The Generalists would form the majority of the Government, ideally a system with a light touch, minimal laws, and a judicial system with minimal incarceration. An initial model could emulate Scandinavian countries, which have accomplished both remarkably low incarceration and recidivism. This democratic regulatory body would ensure the sufficient distribution of healthcare, sustenance, energy, and protect vital systems and professions from social and economic incentives towards dishonesty and against open communication. One possible agreement could be that in an economic emergency, the current state of physical resources could be used to recalibrate purely symbolic messes. Another possible agreement could be to gradually approximate another system if the data shows that a different model works better.

Regarding healthcare, some modern-day medicine appears like an effort to compensate for the unintended consequences of modern living. I would like to see a two-pronged approach, one that focuses on prevention, the other focused on treatment. Coordinated by the Generalists, the Expansionists and Conservationists could tackle this together. Each playing to their strengths to disentangle a previously muddled problem. For example, a distant moon is the correct place for dangerous microbial research, while a tidied-up Earth is the best place to eliminate novel variables interacting with our biology in unknown ways.

The enhancement of communication would be another job for the Generalists. They could work on developing new languages and measurement systems designed for specific human endeavors. Existing widely used languages could receive official syntactic updates in the same way that computer programs do. People would receive notifications and descriptions of 'dictionary updates' every couple of years. Another consideration for enhancing communication would be a well-thought-out, complete, hierarchical organization of the human knowledge tree, which would most notably speed up learning.

Education would first seek to describe the big-picture of the world's systems, with time students could choose to focus on more specific subjects encompassing the vocations of Expansion, Conservation, and Generalism. Teaching would be structured in a narrative sense, explaining things in terms of goals, conflicts, emotions, reason, expert's anticipations of the future, and the possible choices if those futures occurred. Putting new information in multiple familiar contexts seems like it would help to convey significance as well as increase recollection. A textbook on first principles reasoning could be a good idea too… Another goal of teaching would be to build up a knowledge base grounded in observable and well-established reality. The ongoing homework for each student would be to map their knowledge tree, which they would refer to and update throughout life. This document could also serve as the basis for generating individualized exams and career options. Lastly, should the opportunity present itself, students would have the option to learn by accompanying their parents or guardians to their work instead of taking certain classes."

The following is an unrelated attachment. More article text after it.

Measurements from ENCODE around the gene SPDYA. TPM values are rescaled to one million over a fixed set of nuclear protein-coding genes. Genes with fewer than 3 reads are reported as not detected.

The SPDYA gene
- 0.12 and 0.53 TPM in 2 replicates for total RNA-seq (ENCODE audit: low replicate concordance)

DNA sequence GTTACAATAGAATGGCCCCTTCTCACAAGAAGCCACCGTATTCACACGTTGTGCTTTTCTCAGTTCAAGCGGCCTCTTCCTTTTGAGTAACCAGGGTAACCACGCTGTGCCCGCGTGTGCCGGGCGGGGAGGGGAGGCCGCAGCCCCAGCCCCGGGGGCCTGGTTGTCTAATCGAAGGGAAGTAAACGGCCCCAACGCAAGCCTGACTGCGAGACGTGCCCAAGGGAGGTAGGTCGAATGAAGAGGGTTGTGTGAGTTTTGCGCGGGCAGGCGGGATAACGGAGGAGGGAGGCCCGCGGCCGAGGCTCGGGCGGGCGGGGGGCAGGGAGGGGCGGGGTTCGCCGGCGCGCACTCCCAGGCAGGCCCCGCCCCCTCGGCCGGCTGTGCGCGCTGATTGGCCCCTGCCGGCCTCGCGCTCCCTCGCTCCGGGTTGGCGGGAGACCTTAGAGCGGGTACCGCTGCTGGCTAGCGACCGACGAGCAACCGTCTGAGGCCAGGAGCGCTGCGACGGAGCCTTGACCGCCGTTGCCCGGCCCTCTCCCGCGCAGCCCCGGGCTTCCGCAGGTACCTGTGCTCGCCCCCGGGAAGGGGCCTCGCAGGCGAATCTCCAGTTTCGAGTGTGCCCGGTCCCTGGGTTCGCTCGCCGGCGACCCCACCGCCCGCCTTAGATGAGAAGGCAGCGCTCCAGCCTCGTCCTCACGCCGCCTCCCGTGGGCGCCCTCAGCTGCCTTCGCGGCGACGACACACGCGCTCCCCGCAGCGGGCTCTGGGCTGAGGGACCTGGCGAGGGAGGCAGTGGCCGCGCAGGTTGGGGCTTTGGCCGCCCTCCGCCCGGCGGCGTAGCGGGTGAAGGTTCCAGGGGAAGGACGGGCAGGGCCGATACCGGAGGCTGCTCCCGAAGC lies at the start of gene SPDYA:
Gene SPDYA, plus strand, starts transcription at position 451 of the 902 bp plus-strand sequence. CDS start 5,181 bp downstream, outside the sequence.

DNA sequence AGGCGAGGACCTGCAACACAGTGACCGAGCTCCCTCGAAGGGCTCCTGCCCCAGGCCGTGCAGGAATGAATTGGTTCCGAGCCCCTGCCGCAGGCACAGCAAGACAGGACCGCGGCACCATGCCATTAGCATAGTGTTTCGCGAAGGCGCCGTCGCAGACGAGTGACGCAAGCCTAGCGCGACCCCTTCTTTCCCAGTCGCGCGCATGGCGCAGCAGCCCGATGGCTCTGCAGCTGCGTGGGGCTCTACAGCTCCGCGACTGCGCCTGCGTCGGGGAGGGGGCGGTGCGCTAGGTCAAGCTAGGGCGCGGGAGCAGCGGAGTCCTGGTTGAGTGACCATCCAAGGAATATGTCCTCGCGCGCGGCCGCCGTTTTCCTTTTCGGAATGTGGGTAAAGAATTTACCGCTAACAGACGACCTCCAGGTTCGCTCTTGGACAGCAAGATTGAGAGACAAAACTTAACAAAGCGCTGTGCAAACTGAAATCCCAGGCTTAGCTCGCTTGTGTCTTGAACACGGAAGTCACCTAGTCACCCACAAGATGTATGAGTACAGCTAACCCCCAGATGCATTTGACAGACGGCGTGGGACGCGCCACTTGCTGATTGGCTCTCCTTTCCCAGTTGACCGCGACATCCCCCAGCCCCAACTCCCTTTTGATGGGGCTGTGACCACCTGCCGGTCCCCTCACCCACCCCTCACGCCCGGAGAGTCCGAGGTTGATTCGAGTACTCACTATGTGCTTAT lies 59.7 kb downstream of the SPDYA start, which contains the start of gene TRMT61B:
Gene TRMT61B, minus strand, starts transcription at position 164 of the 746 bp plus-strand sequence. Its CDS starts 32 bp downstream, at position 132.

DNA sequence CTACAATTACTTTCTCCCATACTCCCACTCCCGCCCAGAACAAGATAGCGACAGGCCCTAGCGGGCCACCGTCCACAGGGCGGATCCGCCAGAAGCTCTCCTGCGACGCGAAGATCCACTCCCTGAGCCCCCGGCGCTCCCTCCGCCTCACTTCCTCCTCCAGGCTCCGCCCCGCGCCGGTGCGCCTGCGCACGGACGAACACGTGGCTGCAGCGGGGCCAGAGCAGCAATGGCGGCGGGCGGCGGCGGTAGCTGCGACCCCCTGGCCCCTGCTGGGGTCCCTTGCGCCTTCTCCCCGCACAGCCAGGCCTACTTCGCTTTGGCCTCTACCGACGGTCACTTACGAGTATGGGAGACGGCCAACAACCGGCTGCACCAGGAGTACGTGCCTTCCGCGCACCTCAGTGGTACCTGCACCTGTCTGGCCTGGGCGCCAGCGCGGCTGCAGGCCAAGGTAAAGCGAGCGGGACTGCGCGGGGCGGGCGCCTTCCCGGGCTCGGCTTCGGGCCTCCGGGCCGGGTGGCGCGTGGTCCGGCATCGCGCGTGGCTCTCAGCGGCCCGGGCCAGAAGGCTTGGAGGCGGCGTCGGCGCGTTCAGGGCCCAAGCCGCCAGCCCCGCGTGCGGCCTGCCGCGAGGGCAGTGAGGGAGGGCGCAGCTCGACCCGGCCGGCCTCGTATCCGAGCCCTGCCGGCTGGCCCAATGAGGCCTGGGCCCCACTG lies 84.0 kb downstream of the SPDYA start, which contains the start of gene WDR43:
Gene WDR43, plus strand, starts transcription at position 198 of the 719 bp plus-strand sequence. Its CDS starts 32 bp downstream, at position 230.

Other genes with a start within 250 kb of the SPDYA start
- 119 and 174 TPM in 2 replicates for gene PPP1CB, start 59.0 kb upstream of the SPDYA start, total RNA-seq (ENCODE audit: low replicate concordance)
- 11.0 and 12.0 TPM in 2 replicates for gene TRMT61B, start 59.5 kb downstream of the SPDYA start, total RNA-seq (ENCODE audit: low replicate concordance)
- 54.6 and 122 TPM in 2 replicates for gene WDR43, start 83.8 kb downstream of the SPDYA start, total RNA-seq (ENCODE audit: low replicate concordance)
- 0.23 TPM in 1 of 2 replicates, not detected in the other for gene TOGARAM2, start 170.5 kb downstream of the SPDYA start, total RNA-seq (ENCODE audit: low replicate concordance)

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MagnusWootton

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Re: What question would you ask an AGI?
« Reply #8 on: September 27, 2021, 09:13:09 am »
Hi Kore!!

I see the huge importance in health care,  mechanical trauma cases.
I think that an A.I. would do really scary operations on horribly injured people where people would spew and couldnt get the job done as well as a determined computer on the job, with tools at hand.

I think the secret of the singularity is boosting searching power,  its intractable,  but it is a simple, easy to understand technique which could be repeatable by almost anyone.  (That thing you said about removing complexity.)

When a blind search is strong enough,  its equatable to human intelligence.

But if you do that,  it becomes less exciting to make and more hum-drum, and theres no big ego-testicle gain anymore.  (Which u also mentioned perhaps, when u wrote about man tackling his environment in ways he is already designed for.)

And making man immortal,  is very scary,  but I guess it could be possible in the form of a correct emulation of physics, and putting the mind in a replica physical environment that contains it virtually,  but what hell are you causing by accident!

« Last Edit: September 27, 2021, 09:40:11 am by MagnusWootton »

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infurl

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Re: What question would you ask an AGI?
« Reply #9 on: September 27, 2021, 12:02:57 pm »
@HS That was an extraordinary piece of writing! You must have been thinking about this a lot. You might enjoy and benefit from watching a certain three part documentary series called "All Watched Over by Machines of Loving Grace" if you haven't seen it already. The show analyzes deeply the kinds of systems that you are proposing (and what can go wrong with them).

https://en.wikipedia.org/wiki/All_Watched_Over_by_Machines_of_Loving_Grace_(TV_series)

https://vimeo.com/515004292
https://vimeo.com/300725472
https://vimeo.com/541217333

PS I spotted one grammatical error and one spelling error which was an amazingly low rate for such an expansive essay.